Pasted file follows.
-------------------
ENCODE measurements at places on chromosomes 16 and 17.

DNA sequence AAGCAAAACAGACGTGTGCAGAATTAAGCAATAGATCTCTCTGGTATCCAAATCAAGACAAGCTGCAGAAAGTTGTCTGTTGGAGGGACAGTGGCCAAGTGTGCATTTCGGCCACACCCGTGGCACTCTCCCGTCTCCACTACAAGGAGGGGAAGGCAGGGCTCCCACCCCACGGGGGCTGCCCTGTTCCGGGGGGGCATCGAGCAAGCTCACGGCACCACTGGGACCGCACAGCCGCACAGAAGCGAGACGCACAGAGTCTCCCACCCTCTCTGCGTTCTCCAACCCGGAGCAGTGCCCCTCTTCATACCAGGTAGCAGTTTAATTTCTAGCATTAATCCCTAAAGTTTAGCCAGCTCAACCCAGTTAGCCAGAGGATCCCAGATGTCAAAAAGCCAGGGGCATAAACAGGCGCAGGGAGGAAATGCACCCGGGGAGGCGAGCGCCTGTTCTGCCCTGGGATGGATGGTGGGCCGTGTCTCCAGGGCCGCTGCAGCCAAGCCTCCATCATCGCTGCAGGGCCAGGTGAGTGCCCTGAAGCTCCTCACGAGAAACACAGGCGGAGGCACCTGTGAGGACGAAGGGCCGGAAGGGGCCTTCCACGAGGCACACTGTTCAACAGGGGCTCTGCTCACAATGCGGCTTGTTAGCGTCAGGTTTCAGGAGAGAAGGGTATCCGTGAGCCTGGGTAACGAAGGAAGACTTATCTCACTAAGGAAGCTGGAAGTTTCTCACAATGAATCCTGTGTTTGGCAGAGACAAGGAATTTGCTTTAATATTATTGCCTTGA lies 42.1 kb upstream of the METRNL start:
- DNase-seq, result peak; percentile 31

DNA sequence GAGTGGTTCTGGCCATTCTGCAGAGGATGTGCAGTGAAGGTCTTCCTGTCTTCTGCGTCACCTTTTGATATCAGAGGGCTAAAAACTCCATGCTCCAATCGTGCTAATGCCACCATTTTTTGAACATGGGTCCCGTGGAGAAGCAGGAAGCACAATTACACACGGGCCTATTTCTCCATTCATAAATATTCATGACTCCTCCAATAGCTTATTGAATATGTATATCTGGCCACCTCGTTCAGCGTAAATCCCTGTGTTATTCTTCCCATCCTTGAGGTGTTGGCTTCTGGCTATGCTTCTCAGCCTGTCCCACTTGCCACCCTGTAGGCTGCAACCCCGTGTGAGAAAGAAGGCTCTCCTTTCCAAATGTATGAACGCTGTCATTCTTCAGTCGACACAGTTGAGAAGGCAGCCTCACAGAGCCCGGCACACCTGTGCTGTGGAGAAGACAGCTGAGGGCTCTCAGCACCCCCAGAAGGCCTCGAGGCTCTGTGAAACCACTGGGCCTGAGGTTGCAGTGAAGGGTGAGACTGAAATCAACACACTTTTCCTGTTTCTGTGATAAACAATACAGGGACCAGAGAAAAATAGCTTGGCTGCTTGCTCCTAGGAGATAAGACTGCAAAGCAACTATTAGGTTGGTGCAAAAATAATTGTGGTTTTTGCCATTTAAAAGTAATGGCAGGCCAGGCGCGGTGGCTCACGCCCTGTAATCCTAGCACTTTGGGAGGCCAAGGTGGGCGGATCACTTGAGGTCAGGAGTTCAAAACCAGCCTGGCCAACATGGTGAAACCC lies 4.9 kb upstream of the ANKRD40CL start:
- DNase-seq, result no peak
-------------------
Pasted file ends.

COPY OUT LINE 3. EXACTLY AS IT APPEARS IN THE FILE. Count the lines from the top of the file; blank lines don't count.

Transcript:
- DNase-seq, result peak; percentile 31